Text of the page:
I gasped when I opened the door.
Phoenix smiled wryly. “Yeah, it’s some Benjamin Button shit for sure. I need to sit down.”
Phoenix looked old. Like, eighty plus years old, his once smooth and glowing skin all wrinkled and baggy, his firm musculature stripped down to a bony old carcass. His thick red hair was thin and gray. And he moved like an old man, too, grimacing at his stiff joints as he sat down on the couch.
Lucy rubbed all over his legs, got in his lap, purred to beat the band at the strokes of his daemon fingers – clearly even in this dessicated state, he still had that electric daemon touch.
“Okay,” I said. “The Horologium Achaz Hydrographicum.”
“Ahh,” he smiled. “You’re making progress.”
I fumed. “So that is the secret to Jeff’s power. Why didn’t you just tell me that? Why did I have to go through all this to find…”
He held up a hand to cut me off. “I would have told you if I could. Jeff’s…restrictions on me are powerful. He’s a clever little bastard, that one. He not only drains me, he makes sure it’s well nigh impossible for me to get help in escaping him.”
“Okay. But now that we know, can you tell us anything else?”
“Can I have a glass of water? I’m parched.”
I brought him his water, watching his wrinkly lips quiver as he sipped it. I was enraged, seeing his beauty so diminished. It just…wasn’t right. He was motherfucking daemonkind! For a horrible second I saw Rob this way – weak, robbed. It made me want to kill Jeff Faustus.
“He used the Speech of Sodom on us.”
Phoenix raised an eyebrow, and there was a glimmer of his old self in his rheumy eyes. “And yet, here you are, still alive and in one piece. Impressive. So you unpacked the secrets of The Book.”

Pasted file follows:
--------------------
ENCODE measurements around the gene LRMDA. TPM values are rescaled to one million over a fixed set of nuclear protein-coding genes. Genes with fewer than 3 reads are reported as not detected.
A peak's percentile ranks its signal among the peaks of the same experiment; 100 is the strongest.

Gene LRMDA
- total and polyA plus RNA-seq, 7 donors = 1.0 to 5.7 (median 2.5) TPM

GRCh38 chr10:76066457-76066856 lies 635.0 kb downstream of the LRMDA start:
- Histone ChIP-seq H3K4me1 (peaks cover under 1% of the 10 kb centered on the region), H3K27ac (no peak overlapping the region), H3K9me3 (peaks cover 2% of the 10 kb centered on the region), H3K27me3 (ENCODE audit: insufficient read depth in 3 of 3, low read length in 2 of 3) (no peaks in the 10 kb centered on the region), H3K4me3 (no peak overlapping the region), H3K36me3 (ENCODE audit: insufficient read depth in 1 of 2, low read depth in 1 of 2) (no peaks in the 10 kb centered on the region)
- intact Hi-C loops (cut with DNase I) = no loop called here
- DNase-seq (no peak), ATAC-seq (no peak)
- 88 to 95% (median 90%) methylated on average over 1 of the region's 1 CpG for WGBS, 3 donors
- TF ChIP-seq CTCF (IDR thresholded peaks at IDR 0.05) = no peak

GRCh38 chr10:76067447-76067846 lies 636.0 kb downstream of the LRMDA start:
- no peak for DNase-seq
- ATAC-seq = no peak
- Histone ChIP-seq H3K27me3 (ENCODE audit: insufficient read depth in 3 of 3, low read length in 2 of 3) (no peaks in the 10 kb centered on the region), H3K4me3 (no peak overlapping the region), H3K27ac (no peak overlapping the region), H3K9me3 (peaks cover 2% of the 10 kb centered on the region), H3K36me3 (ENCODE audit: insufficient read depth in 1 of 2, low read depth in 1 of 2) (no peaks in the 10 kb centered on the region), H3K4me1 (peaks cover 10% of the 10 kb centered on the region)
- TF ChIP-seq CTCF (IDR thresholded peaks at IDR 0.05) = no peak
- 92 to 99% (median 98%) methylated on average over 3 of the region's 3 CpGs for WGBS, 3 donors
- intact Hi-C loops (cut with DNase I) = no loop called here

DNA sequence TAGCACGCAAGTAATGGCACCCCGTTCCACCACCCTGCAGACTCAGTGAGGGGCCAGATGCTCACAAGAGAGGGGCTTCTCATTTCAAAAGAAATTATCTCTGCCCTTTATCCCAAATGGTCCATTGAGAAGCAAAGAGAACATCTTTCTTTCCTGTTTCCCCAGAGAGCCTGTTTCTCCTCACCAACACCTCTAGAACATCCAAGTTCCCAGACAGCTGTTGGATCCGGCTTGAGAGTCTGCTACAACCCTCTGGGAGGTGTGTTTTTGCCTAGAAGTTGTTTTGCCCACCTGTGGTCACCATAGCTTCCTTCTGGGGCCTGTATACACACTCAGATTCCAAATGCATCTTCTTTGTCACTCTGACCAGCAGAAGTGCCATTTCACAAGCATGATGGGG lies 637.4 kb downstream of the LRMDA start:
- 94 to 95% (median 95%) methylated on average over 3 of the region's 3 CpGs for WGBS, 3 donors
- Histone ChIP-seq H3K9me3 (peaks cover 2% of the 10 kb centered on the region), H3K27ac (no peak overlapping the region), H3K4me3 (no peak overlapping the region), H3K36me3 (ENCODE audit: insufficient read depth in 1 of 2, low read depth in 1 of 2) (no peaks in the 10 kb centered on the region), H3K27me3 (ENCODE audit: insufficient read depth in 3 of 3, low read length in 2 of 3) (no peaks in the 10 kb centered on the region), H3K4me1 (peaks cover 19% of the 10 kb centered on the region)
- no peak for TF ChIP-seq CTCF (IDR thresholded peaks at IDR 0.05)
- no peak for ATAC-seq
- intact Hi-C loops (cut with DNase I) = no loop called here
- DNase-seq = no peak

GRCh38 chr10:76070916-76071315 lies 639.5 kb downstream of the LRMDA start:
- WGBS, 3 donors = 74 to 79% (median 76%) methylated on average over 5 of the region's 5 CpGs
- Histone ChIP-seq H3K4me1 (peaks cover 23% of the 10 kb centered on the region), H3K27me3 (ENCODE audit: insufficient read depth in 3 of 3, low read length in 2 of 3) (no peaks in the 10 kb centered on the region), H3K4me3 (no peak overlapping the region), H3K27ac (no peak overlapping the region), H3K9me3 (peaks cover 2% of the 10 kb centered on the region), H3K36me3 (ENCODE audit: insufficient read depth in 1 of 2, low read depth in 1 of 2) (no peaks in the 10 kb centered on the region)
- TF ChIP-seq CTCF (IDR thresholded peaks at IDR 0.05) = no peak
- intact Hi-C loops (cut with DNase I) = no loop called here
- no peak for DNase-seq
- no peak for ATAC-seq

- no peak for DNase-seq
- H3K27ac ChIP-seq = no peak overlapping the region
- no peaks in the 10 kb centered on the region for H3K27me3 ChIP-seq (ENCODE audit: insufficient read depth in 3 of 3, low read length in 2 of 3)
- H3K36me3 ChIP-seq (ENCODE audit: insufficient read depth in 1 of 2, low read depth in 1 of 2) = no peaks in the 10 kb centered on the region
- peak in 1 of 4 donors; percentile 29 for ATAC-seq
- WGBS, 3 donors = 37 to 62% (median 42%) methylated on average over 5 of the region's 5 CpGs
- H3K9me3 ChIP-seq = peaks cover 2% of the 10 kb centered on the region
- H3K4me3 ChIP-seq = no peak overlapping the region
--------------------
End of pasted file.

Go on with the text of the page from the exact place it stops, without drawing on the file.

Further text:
“Finally,” Lucy snorted.
“Yes,” I said, ignoring her. “But what I was able to do…all I could do was to get us out of there in one piece. I can’t imagine fighting him and winning. He’s too strong, those words…” I shuddered. “They made me feel…”
“Don’t think about them,” Phoenix said sharply. “Don’t even think about the way you felt. They’re poison to humans.”
“Then how does Jeff use them?”
“They’re poison to humans,” Phoenix repeated.
Right, I remembered – only so much he could say. I thought for a second. “But not to daemons.”
“Ta da,” he smiled.
“So…Jeff has more than just your energy. There’s another daemon involved. One who helped him learn the Speech. Who helped him use it and not die from it.”
My dismay was apparent. “So I have to defeat a man, who’s using the most powerful black magic on the planet, who’s also charged up with all your power, who also has another daemon in reserve?”
“Fuck.” I got up and paced the room. “Can…can we wait until Rob comes back? It’s October, right, so there’s only four weeks left before he comes back out of the ground, and I…”